In the health insurance industry, the majority of insurers usethe old method of brand communication. It goes something like this:brands decide who to communicate with, when and how.

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To do this, they develop retention campaigns that reach out tomembers on pre-determined calendar dates, through pre-definedchannels and with set messages and offers.

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What they do not realize is this: since brands do not controlthe message anymore and consumers do, this old method isineffective. Brand-centric messaging translates to campaigns thatare generic, impersonal and forced.

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The result?

  • An undifferentiated and unremarkable member experience.

  • Unmet member expectations and needs.

  • Unhappy member now exploring other options.

Members want to feel special. They feel special when theirexperience is personal. Their experience is personal when they feelthe insurer already knows what they want.

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For example, let’s consider a member who is experiencing thefollowing pain point: delay in claims processing. When this membergets on a call from your call center representative, they expectthe representative to be aware of the pain point and to provide anupdate or a solution. Not a set of questions asking what their painpoints are and how the representative can help – something thathappens now.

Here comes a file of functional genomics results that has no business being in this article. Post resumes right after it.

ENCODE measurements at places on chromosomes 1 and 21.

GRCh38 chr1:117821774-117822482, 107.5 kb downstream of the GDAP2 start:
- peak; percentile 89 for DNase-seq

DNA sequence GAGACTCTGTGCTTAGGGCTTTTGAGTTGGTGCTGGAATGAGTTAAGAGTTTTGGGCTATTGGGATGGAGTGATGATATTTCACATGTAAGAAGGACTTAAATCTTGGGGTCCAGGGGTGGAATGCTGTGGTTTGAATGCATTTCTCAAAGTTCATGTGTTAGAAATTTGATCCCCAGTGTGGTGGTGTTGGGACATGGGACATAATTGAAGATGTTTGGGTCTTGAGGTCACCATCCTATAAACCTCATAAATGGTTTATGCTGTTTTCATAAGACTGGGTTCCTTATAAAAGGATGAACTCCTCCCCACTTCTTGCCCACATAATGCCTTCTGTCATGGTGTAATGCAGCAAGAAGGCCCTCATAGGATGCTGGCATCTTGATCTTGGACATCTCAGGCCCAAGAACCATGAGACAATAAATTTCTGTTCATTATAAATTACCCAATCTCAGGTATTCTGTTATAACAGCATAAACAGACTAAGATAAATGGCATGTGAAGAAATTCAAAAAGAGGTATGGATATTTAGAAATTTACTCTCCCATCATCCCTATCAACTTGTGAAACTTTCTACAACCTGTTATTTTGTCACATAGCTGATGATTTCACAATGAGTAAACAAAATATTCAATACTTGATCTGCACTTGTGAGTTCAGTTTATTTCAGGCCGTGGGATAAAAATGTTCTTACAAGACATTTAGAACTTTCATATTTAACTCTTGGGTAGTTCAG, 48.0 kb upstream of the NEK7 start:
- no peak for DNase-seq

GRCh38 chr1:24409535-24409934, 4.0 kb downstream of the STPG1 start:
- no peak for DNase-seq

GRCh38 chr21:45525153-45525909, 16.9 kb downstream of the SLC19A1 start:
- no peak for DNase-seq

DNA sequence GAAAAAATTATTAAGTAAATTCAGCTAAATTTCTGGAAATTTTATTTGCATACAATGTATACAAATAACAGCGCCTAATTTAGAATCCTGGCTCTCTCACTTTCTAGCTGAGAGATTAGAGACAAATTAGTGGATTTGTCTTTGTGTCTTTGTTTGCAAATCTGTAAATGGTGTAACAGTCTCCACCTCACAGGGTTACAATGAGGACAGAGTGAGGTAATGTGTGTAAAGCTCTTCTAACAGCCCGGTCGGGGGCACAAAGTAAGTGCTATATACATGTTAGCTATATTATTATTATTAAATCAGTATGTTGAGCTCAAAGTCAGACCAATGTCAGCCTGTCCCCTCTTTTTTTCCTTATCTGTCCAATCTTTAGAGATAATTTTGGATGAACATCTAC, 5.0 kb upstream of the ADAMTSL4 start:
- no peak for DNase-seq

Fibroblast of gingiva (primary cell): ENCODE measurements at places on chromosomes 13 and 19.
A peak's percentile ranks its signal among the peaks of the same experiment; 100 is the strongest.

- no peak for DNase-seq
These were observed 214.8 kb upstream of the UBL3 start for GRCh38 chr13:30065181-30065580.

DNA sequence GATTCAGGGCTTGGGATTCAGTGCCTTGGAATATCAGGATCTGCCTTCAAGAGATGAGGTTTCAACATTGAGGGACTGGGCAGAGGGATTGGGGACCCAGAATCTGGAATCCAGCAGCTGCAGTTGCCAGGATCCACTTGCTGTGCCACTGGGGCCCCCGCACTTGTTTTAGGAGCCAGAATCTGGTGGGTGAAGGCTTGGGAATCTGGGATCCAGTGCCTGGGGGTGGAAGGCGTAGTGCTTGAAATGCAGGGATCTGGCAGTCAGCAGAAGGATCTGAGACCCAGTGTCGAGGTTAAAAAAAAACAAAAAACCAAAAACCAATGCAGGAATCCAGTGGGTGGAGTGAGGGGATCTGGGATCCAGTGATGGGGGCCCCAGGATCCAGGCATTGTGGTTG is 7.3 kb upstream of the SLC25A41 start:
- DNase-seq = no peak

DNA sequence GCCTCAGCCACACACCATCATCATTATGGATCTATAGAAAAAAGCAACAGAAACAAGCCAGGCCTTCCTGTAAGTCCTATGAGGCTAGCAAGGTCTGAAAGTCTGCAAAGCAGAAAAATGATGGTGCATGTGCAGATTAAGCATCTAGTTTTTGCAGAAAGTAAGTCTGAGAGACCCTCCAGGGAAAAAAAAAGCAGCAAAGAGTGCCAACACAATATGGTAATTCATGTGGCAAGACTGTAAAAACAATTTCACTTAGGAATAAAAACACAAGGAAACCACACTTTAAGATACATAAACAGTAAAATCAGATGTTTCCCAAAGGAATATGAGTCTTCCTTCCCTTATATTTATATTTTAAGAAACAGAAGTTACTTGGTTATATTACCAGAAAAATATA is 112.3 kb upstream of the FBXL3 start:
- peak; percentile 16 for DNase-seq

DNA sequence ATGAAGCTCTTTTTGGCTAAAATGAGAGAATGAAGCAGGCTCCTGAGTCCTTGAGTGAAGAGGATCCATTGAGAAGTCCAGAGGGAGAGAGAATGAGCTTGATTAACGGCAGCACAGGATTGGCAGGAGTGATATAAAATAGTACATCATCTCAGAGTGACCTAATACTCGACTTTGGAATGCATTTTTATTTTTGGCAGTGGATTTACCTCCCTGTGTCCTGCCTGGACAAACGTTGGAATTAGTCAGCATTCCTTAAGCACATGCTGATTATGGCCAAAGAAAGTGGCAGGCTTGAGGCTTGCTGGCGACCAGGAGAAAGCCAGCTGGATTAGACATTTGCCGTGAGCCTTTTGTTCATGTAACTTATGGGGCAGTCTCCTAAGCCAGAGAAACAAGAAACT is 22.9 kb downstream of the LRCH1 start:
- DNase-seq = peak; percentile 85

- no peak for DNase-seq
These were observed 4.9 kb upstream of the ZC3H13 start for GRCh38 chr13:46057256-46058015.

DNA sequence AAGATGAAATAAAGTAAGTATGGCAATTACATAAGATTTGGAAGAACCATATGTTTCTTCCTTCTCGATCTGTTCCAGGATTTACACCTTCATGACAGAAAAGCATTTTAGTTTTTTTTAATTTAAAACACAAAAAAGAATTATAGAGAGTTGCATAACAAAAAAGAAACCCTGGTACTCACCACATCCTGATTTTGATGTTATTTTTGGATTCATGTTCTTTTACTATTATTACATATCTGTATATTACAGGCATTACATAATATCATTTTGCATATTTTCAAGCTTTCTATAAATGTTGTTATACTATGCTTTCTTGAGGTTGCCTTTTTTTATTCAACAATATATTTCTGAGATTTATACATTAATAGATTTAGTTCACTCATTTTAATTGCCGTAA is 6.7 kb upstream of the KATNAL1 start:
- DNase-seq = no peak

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How can you fix this?

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Listen to the cues members are giving you about theirexpectations and needs and use those cues to fuel every memberinteraction with personalized content on every channel. This willmake them feel special and want to become your brand advocates.

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Start small by strategic prioritization before building toscale

Building out an always-on omnichannel retention program looksgreat on paper. However, building such a program to scale is a hugeundertaking. We are talking about personalizing the experience ofall members. Engaging in one or more member journeys at a time.Initiating multiple interactions with you across each journey.Across multiple touch points. And channels.

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The scale at which these interactions are taking place ismind-blowing. Do not wait to build this out to scale.

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Start small and prioritize.

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Here’s how:

  • Prioritize personalization of experience of certain membersegments. This could also be your members with low planutilization or high-risk members with chronic conditions and highcosts. Be proactive in engaging with them to better track andmanage their care.

  • Prioritize personalization of experience on commonly-usedchannels. Typically, website and telephone are the most usedchannels. Perhaps start by personalizing member webpages oroptimizing the website for mobile. You could also introduce mobilehealth applications to engage your member base.

  • Prioritize technology stack that will provide the strongestreturn on investment. Consider deploying a suite oftechnologies that make the strongest impact to your business. Hereare a few examples: Customer Relationship Management (CRM), DataManagement Platform (DMP), or Content Management System (CMS).